By Sabine Goodwin, Coordinator of the Independent Food Aid Network
The last couple of months have been tumultuous. From the first days of panic buying to lockdown on Tuesday the 23rd of March, independent food banks and other food aid providers across the UK have faced challenge upon challenge while trying to combat growing hunger in their communities.
In early March, food banks were able to easily access a list of staple food bank supplies in the local supermarket either via donation or by buying food with financial contributions from the public. But after panic buying, supermarket shelves were depleted, donations dropped, and independent food bank teams were left bewildered as how best to cope with the rising numbers of people asking for help. Independent food bank teams found they couldn’t jump queues at supermarkets or claim immunity from 3-item restrictions. What’s more, donation boxes were removed in some stores. Frontline providers that had signed up to FareShare could access some fresh food, but not the shelf stable products on which many food banks depend. All the while, more and more adults and children were contacting food banks to request emergency food parcels.
By early May, on the face of it, things might have started to look up in food supply terms. Tesco’s, ASDA, Sainsbury’s and the Coop have donated millions of pounds to the Trussell Trust and FareShare while food donations of 40 food industry players made through what’s called the IGD, or the Institute of Grocery Distribution, were shared between the two charities. The Scottish Government transferred £500,000 to FareShare to supply non-perishable food to community food organisations, and yesterday Defra announced a £16 million allocation for England to FareShare, WRAP (Waste and Resources Action Programme) and a fund for smaller food distribution charities. In addition, many local authorities are taking matters into their own hands and are purchasing and distributing food. Morrisons has donated food worth £10 million to food banks.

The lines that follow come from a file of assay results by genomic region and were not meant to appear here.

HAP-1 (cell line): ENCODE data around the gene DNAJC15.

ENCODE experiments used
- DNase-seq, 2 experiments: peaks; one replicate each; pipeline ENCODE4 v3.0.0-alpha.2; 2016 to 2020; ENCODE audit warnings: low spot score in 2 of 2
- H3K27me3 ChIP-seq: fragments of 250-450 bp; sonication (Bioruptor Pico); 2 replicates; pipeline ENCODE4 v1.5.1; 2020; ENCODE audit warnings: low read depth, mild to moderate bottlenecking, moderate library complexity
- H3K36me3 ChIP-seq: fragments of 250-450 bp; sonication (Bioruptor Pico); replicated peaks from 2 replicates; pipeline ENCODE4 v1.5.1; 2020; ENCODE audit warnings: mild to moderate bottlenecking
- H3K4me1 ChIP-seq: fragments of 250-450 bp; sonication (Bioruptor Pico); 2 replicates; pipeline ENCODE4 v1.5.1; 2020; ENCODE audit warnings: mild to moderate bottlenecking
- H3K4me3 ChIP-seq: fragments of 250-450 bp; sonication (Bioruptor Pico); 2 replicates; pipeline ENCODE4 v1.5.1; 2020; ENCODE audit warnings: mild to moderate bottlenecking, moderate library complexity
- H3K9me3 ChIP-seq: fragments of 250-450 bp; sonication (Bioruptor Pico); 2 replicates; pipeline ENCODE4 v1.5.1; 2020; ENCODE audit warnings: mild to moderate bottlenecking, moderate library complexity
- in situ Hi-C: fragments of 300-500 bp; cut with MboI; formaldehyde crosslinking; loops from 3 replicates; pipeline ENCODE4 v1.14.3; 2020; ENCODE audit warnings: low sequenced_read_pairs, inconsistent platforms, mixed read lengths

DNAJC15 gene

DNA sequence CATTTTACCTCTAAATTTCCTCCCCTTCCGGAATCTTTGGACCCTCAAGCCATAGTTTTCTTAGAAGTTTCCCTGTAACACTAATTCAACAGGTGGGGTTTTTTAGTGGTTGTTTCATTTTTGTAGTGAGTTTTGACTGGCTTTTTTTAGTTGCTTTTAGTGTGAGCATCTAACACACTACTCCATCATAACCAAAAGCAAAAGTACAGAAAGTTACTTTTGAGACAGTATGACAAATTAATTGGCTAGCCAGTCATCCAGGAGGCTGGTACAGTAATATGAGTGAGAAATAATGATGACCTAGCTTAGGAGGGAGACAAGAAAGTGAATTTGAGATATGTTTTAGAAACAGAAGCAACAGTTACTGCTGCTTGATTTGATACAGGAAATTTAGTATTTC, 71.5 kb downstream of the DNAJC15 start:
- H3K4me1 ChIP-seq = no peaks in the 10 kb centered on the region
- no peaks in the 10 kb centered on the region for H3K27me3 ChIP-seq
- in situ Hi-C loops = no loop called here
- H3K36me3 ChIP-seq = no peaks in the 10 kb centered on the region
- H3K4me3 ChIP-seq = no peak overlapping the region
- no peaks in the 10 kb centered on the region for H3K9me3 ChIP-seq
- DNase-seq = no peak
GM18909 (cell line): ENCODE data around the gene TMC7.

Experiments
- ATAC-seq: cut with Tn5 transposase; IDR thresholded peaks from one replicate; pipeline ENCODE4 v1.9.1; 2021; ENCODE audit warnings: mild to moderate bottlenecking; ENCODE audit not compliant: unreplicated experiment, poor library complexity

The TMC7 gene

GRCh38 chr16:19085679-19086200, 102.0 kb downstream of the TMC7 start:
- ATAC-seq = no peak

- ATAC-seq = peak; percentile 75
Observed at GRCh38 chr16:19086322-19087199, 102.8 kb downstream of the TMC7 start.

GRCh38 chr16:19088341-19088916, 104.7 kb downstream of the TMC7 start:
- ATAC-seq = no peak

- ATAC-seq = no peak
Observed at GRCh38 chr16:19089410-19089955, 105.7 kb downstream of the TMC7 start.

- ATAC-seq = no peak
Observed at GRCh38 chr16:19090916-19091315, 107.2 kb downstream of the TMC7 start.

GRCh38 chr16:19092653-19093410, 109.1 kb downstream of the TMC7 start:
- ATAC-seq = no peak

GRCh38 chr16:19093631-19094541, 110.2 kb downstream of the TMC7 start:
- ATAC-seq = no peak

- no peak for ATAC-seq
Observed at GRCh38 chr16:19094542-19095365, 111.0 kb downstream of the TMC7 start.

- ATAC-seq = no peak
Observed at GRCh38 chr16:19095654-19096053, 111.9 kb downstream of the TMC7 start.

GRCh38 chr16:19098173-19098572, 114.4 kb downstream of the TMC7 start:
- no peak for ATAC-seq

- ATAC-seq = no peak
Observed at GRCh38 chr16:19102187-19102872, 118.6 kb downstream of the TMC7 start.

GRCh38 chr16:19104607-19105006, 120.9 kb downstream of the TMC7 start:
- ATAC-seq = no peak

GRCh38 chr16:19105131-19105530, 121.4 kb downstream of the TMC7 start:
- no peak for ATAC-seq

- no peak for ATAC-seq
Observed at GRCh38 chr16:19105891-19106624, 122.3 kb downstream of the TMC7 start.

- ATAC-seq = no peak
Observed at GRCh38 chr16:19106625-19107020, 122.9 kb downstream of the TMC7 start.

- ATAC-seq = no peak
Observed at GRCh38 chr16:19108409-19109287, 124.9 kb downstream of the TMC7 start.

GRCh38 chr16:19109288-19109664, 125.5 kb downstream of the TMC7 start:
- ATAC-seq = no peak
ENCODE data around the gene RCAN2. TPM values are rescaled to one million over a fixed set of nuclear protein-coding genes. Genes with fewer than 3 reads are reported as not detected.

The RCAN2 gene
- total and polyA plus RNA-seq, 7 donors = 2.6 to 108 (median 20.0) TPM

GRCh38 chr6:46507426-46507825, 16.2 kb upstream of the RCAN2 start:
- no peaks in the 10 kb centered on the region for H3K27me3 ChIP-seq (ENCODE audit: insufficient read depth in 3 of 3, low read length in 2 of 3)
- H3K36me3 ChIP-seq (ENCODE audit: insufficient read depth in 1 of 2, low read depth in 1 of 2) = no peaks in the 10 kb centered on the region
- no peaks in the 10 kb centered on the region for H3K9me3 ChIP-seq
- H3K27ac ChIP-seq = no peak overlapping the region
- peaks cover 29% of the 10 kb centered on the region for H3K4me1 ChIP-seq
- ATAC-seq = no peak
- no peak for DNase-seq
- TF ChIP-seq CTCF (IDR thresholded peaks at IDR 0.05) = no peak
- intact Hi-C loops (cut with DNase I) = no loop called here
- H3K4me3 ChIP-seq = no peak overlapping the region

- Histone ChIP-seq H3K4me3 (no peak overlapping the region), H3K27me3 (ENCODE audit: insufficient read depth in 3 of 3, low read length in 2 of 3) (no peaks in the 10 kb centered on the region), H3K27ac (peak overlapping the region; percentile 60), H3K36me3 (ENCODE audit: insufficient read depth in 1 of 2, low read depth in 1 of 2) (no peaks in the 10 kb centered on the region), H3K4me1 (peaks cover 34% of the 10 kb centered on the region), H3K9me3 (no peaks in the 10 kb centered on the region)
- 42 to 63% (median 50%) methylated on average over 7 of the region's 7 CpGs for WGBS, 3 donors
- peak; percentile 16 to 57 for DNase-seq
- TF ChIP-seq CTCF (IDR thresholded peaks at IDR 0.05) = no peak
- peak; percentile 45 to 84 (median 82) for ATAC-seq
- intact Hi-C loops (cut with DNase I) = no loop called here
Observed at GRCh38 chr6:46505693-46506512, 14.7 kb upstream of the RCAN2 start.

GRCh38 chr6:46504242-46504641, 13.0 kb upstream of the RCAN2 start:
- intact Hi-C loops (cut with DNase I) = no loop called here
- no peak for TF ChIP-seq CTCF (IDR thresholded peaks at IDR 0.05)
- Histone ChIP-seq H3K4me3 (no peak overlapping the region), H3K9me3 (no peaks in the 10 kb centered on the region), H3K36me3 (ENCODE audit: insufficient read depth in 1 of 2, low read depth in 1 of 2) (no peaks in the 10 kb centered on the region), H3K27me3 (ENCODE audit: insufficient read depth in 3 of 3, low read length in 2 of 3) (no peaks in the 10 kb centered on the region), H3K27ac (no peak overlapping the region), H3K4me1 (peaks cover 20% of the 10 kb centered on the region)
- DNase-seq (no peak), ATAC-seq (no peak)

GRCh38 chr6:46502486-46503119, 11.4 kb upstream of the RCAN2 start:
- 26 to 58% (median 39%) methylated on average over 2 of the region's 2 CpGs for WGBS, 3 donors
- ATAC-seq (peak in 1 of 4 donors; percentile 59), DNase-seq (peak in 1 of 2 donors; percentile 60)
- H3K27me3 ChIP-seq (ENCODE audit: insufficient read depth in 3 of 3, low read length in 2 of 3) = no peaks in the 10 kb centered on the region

But how do at least 842 independent food banks and a wider cohort of food aid providers fit in and access support? The Trussell Trust has remained steadfast in its efforts to help IFAN and independent food banks as much as possible throughout this crisis but the charity has a large network of over 1,200 food banks of its own to support.
In the absence of meaningful financial support from the Government to enable people on low or no incomes to be able to afford to buy food, independent food banks and other food aid providers need immediate access to food supply to meet the tsunami of need coming their way. Financial donations from the public to frontline providers have increased in some cases, but buying specific food from supermarkets in bulk is not always possible at the moment. The bank accounts of small, grassroots frontline food charities are rapidly running dry. Increasingly, individual donations of food are helping again, but these end up being small contributions when matched with growing levels of need. The Morrison’s £10 million donation to Trussell Trust and independent food banks can only stretch so far as the number of organisations needing support increases. Independent food banks can connect to the online service Bankuet but there are processing times and future charges in the mix. Trussell Trust food banks support local independents when they can but they too have increasing need to contend with.
FareShare has provided a huge amount of much valued food supply to new and existing independent food banks in their membership during this crisis, and their teams have done their utmost to help, but some of their regional centres have been struggling to cope with waiting lists while food supplies reach their limits. FareShare's membership includes a range of frontline charities, only some of these primarily aim to provide food aid. As the Defra announcement states – “At least 5,000 frontline charities and community groups in England will benefit, including refuges, homeless shelters and rehabilitation services.” Part of the £16 million will be distributed to smaller food charities via a COVID-19 Food Charity Grant scheme which will be open for applications on Monday. This fund is intended to support an estimated 30% of food charities not already linked to FareShare but applications are certain to exceed expectations.